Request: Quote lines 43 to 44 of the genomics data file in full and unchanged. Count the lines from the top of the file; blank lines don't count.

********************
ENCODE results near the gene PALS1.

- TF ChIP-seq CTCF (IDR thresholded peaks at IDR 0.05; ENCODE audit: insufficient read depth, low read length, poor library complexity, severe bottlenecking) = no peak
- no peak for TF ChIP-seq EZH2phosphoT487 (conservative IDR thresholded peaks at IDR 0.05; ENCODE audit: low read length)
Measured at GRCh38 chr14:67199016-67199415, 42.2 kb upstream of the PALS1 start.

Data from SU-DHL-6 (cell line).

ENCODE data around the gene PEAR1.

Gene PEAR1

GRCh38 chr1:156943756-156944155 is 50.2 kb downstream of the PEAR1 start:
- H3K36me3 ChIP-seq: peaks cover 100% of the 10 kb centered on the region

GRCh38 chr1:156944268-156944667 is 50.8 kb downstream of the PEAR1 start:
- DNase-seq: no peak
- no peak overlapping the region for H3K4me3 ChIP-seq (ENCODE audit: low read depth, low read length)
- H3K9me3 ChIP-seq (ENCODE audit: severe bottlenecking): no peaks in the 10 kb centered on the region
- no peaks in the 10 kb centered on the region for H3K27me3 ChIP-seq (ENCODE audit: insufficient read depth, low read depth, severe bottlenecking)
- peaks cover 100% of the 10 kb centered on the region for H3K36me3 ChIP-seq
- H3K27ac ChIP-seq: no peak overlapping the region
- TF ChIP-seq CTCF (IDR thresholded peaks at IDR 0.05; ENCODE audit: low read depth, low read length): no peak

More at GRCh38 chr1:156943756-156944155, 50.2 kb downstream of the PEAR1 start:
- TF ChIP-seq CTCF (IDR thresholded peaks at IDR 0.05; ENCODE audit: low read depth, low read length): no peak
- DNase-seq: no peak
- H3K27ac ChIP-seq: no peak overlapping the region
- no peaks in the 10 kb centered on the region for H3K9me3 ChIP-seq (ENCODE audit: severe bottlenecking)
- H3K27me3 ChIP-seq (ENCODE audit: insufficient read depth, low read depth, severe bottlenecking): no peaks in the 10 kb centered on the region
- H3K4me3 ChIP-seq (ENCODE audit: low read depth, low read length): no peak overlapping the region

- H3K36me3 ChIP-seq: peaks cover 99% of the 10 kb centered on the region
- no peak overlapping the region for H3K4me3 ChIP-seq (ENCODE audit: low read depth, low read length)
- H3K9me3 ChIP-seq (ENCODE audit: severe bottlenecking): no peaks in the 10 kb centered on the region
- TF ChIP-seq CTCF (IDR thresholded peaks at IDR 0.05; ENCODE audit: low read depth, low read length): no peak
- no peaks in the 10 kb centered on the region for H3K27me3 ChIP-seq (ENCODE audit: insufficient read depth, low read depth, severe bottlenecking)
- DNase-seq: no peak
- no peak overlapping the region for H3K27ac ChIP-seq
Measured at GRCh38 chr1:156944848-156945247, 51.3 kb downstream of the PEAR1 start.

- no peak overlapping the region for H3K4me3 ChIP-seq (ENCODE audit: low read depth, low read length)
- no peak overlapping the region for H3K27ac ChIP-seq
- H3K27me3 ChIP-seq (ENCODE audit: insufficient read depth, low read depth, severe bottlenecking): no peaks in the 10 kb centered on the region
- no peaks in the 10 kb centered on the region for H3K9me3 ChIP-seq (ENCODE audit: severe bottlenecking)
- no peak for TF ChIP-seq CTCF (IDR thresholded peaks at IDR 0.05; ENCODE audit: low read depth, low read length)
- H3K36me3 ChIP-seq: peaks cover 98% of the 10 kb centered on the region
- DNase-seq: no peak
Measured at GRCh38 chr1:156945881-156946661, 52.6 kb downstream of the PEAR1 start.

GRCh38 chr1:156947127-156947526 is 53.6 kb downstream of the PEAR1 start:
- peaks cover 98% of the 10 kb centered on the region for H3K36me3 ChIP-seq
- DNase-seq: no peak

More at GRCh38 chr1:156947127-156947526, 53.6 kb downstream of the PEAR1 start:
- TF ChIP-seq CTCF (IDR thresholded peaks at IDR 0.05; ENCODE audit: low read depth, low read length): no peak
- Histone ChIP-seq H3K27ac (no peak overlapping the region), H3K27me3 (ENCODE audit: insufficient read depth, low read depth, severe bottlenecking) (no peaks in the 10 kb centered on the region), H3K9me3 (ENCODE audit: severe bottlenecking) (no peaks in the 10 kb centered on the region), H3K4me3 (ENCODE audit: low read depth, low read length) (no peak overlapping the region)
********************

- DNase-seq: no peak

More at GRCh38 chr1:156947127-156947526, 53.6 kb downstream of the PEAR1 start: